IT TOOK a weeks-long tug-of-war for the centre-right opposition parties in parliament to agree on a joint candidate for the top post at the Supreme Audit Office (NKÚ), one of the very few senior posts that Robert Fico had promised to let them fill. However, Kamil Krnáč, a former MP who was nominated by the Freedom and Solidarity (SaS) and was the opposition’s sole candidate, failed to receive enough votes in a secret parliamentary vote held on July 26 to be appointed head of the NKÚ. Only 53 of the 146 MPs present voted for him, and well short of the 76 votes he needed to be elected. SaS lashed out at Prime Minister Robert Fico, arguing that he had failed to keep his promise to deliver the support of his Smer party’s 83 lawmakers for Krnáč’s appointment.
“Let them submit a candidate that we will believe is a joint opposition candidate,” Fico responded, as quoted by the SITA newswire on July 27. “If they do not have such candidate, then each opposition party should submit their own candidate for the NKÚ post and we in Smer will decide which of the opposition candidates to support. We have a clear conscience in this matter.”
Fico said that the failed vote over the opposition candidate, who in his words gained only 53 of the 67 opposition votes, indicates that agreement of the opposition cannot be trusted.
“Smer MPs failed to keep their promise, given by their chairman Robert Fico,” said SaS leader Richard Sulík, as quoted by the TASR newswire, after the vote, adding that he would be ashamed if he were in the prime minister's position.
The number of votes for Krnáč indicated that at least 14 of the opposition's 67 MPs did not vote for him, although the secret ballot process used means that their identity is not known (nor their exact number; it is possible, though unlikely, that some Smer MPs were among the 53 who voted in his favour). Sulík said that SaS was ready to nominate Krnáč again in a future vote.
“We want to give a chance to our colleagues to keep their promises after all,” he said, as quoted by TASR, refusing to speculate on which opposition MPs had failed to vote for Krnáč.
Meanwhile, the five opposition parties called on Fico in an open letter to give up what they called “totalitarian practices” and use his parliamentary majority to strengthen the control institutions of the state.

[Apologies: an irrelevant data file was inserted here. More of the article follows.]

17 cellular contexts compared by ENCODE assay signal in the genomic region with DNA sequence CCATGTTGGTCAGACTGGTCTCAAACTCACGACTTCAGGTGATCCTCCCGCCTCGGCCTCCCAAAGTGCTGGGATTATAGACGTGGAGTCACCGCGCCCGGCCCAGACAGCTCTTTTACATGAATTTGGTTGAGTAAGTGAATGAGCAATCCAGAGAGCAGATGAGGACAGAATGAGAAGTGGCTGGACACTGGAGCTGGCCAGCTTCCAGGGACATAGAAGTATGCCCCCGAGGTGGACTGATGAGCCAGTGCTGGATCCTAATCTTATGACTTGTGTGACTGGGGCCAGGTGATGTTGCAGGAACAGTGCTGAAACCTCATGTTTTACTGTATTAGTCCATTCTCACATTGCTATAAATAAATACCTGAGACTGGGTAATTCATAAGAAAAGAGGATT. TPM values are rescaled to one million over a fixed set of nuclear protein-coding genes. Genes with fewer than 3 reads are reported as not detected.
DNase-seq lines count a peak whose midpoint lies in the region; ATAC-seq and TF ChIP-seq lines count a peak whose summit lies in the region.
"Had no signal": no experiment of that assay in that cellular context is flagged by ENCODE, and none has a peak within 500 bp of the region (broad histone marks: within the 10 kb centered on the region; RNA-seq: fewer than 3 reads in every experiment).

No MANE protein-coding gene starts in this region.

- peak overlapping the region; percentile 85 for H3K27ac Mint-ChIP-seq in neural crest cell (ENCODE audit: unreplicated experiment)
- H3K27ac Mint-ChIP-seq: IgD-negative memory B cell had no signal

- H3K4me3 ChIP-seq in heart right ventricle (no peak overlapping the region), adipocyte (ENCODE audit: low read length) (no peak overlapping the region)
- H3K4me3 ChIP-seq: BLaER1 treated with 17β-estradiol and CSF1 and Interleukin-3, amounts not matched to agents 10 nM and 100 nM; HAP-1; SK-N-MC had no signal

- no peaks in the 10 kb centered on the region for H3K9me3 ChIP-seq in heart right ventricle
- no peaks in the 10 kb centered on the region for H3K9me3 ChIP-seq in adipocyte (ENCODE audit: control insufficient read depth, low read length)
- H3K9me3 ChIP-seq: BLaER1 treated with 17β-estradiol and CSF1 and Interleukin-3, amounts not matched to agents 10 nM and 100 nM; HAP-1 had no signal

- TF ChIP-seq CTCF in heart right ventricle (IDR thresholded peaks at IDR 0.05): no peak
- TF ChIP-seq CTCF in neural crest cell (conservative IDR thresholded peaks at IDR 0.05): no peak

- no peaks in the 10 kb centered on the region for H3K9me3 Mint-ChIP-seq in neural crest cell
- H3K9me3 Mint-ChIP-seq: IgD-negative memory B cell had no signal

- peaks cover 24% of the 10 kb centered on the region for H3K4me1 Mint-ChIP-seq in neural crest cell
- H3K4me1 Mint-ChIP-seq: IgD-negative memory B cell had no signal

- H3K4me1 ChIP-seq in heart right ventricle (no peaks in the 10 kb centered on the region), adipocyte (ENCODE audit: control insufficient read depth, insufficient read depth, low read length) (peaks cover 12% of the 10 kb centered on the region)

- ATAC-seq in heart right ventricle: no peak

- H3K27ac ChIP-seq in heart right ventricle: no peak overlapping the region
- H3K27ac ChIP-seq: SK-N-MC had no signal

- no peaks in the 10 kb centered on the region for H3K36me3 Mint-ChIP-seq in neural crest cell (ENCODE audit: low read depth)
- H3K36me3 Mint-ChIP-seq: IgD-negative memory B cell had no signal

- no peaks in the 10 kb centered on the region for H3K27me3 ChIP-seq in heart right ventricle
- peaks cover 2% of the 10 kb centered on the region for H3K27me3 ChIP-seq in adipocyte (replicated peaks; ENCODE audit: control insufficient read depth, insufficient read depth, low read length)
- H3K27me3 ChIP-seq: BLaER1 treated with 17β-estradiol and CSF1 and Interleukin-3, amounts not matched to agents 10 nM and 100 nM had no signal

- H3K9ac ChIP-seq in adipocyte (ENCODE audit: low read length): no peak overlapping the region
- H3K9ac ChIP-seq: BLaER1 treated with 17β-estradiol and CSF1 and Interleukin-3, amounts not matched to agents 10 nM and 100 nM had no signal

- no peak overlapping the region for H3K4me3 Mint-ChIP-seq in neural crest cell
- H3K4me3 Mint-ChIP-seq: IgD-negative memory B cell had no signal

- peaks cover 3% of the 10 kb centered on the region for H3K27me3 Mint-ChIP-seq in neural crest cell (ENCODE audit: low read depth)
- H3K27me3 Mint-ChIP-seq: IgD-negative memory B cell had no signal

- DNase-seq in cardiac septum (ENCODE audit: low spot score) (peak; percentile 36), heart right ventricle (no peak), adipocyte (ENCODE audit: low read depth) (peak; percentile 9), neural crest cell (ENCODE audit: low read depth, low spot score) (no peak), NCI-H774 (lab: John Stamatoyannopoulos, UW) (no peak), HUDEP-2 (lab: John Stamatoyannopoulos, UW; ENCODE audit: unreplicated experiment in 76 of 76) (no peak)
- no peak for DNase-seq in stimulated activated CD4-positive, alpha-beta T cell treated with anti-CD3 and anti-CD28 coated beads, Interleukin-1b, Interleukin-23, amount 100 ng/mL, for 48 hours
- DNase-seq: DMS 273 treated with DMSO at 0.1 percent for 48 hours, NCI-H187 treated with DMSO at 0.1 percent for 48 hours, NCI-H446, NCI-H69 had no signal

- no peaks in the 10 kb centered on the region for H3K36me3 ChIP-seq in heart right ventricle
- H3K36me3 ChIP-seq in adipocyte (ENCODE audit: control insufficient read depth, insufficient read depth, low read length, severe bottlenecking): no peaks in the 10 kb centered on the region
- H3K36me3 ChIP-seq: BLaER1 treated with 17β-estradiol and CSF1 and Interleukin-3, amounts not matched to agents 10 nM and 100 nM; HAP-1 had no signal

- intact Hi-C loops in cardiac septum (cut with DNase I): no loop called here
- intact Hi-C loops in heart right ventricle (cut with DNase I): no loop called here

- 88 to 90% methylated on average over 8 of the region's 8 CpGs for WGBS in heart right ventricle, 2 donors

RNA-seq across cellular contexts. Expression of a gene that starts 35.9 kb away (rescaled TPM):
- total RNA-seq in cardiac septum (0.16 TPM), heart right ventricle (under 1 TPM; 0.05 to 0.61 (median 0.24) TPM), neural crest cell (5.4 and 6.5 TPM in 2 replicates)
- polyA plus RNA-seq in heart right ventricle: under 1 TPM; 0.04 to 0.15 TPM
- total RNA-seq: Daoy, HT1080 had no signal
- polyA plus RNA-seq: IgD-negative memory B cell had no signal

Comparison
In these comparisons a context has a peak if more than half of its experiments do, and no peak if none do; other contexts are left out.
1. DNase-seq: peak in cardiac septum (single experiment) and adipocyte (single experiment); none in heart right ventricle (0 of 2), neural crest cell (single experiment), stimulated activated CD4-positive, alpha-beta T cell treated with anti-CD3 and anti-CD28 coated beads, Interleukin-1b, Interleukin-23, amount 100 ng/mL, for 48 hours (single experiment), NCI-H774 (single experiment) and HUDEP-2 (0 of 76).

“From a party which is not sharing power with a coalition partner, more respect is expected for written and unwritten democratic rules and customs, and a greater sense for keeping the balance between different parts of state power,” the parties wrote, as quoted by SITA.
Parliament also failed to elect Milan Galanda, a lawyer nominated by Ordinary People and Independent Personalities (OĽaNO), to the post of NKÚ vice-president.
Jasovský stays on
The current head of the NKÚ is Ján Jasovský, 55, a nominee of the Movement for a Democratic Slovakia (HZDS), a party which has not been represented in parliament since 2010. He was elected to the post back in 2004, during the second government of Mikuláš Dzurinda. Legislation then in force put Jasovský at the helm for seven years. The man he replaced, Jozef Stahl, who had been in office for five years, resisted leaving his post, arguing that he should be given seven years too, even though the terms of appointment were changed after he had taken office. Legislators rejected Stahl’s attempt to stay, saying that the law extending the chairman’s five-year term took effect after Stahl was elected, and thus did not apply to his term.
At the time of his appointment Jasovský had been a member of parliament for the HZDS since 1998. He led the state-owned postal company Slovenská Pošta between 1995 and 1997. In April 1997, he was appointed transport minister in Vladimír Mečiar’s cabinet and stayed there until that government lost power in the parliamentary elections of 1998.
6. Aug 2012 at 0:00 | Beata Balogová